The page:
The National Institute for Health and Care Excellence (NICE) has issued full guidance to the NHS in England, Wales, Scotland and Northern Ireland on Insertion of an annular disc implant at lumbar discectomy, in November 2014.
March 2022: The device used in this procedure no longer has a current CE mark. The CE mark is necessary for medical devices to be marketed in the European Union. A non CE marked device can only be used in the context of clinical investigations with MHRA and research ethical approval.
Lumbar disc herniation occurs when the nucleus pulposus of an intervertebral disc protrudes through a tear in the surrounding annulus fibrosus. Symptoms include pain in the back or leg, and numbness or weakness in the leg. Serious neurological sequelae may sometimes occur.
Conservative treatments include analgesics, non-steroidal anti-inflammatory medication and physical therapy. Epidural corticosteroid injections can also be used to reduce nerve pain in the short term. Lumbar discectomy is considered if there is evidence of severe nerve compression or persistent symptoms that are unresponsive to conservative treatment. Surgical techniques include open discectomy or minimally invasive alternatives using percutaneous approaches.
Lumbar discectomy usually leaves a hole in the annulus fibrosus through which the nucleus herniated, which may lead to reherniation and progressive loss in disc height.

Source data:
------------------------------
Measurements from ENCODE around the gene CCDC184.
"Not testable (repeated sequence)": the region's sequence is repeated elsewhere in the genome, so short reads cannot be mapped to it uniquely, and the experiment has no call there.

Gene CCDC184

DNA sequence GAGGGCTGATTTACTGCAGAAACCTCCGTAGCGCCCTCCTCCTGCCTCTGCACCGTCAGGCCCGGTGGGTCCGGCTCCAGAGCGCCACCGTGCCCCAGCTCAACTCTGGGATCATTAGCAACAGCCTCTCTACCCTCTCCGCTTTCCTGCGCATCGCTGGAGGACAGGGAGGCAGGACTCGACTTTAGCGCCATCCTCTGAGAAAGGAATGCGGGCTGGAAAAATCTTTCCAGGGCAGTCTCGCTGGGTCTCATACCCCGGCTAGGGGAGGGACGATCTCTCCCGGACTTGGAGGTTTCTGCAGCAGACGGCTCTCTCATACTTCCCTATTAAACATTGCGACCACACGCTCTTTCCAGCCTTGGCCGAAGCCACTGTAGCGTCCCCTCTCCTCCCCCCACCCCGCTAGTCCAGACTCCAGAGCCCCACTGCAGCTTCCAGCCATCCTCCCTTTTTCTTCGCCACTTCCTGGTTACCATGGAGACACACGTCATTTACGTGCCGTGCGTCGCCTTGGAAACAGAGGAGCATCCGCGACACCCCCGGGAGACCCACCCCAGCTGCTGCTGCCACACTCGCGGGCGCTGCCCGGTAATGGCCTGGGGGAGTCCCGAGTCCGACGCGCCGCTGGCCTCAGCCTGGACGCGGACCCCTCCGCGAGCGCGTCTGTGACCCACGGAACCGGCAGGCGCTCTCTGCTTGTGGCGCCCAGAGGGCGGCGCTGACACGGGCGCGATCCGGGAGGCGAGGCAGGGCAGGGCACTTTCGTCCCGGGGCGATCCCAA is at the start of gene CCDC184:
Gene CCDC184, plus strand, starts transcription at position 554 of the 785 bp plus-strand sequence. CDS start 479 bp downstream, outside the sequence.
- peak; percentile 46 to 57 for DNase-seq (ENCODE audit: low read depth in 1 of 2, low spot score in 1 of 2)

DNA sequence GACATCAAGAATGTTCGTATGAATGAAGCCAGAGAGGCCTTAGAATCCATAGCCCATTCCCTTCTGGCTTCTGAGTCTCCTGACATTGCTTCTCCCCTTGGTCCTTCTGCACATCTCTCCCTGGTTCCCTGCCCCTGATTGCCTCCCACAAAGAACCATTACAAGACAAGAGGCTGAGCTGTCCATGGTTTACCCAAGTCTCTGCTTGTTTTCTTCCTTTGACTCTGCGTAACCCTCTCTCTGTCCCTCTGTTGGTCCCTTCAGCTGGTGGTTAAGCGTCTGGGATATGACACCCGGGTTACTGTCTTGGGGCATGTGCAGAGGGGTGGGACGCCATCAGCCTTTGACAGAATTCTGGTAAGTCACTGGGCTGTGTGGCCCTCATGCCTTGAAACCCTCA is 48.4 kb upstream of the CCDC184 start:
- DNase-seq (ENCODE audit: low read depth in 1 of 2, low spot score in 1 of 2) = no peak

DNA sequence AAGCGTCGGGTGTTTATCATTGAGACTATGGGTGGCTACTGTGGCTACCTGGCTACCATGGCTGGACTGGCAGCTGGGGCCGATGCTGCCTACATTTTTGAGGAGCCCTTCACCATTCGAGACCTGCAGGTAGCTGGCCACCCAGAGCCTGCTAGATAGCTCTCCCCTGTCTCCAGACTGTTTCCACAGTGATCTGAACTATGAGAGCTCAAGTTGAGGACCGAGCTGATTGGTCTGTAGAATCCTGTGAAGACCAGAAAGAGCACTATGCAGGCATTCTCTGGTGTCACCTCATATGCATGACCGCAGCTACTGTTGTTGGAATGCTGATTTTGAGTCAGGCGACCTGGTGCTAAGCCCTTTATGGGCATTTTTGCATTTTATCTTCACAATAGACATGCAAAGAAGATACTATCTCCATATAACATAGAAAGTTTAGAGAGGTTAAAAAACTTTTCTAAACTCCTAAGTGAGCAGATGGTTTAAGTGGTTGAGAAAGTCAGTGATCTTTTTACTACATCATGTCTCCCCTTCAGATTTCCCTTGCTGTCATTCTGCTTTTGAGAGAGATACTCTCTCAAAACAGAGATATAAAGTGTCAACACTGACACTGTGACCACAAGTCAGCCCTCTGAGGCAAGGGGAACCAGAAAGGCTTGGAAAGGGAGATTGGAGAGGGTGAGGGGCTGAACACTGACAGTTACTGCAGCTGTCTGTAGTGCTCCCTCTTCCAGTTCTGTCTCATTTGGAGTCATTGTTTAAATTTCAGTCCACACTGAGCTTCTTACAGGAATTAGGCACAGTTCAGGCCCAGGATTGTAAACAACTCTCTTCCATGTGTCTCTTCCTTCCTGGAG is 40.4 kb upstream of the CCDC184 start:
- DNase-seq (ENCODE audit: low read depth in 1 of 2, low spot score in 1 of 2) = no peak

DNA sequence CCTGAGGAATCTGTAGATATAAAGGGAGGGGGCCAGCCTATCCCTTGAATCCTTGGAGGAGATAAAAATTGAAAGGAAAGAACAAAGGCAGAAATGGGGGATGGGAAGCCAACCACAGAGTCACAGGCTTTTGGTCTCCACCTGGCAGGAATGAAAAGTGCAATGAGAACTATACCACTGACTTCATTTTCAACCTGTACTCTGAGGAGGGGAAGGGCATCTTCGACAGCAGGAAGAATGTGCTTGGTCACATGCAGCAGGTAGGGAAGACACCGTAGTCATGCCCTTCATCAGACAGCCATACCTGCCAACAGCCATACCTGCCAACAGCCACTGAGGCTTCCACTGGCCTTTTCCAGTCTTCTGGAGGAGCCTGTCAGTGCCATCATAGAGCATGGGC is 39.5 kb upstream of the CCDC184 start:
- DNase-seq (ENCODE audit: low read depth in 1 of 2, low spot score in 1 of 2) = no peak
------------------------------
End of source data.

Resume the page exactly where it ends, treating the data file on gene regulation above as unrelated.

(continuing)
V33.8 Other specified primary excision of lumbar intervertebral disc
V55.- Levels of spine
Y36.8 Other specified introduction of non-removable material into organ NOC
Note: Codes within category V55.- are assigned in second place each time a spinal operation is coded. If the levels of spine are not specified V55.9 Unspecified levels of spine is used.
This guidance represents the view of NICE, arrived at after careful consideration of the evidence available. When exercising their judgement, healthcare professionals are expected to take this guidance fully into account, and specifically any special arrangements relating to the introduction of new interventional procedures. The guidance does not override the individual responsibility of healthcare professionals to make decisions appropriate to the circumstances of the individual patient, in consultation with the patient and/or guardian or carer.
All problems (adverse events) related to a medicine or medical device used for treatment or in a procedure should be reported to the Medicines and Healthcare products Regulatory Agency using the Yellow Card Scheme.
Commissioners and/or providers have a responsibility to implement the guidance, in their local context, in light of their duties to have due regard to the need to eliminate unlawful discrimination, advance equality of opportunity, and foster good relations. Nothing in this guidance should be interpreted in a way that would be inconsistent with compliance with those duties. Providers should ensure that governance structures are in place to review, authorise and monitor the introduction of new devices and procedures.
Commissioners and providers have a responsibility to promote an environmentally sustainable health and care system and should assess and reduce the environmental impact of implementing NICE recommendations wherever possible.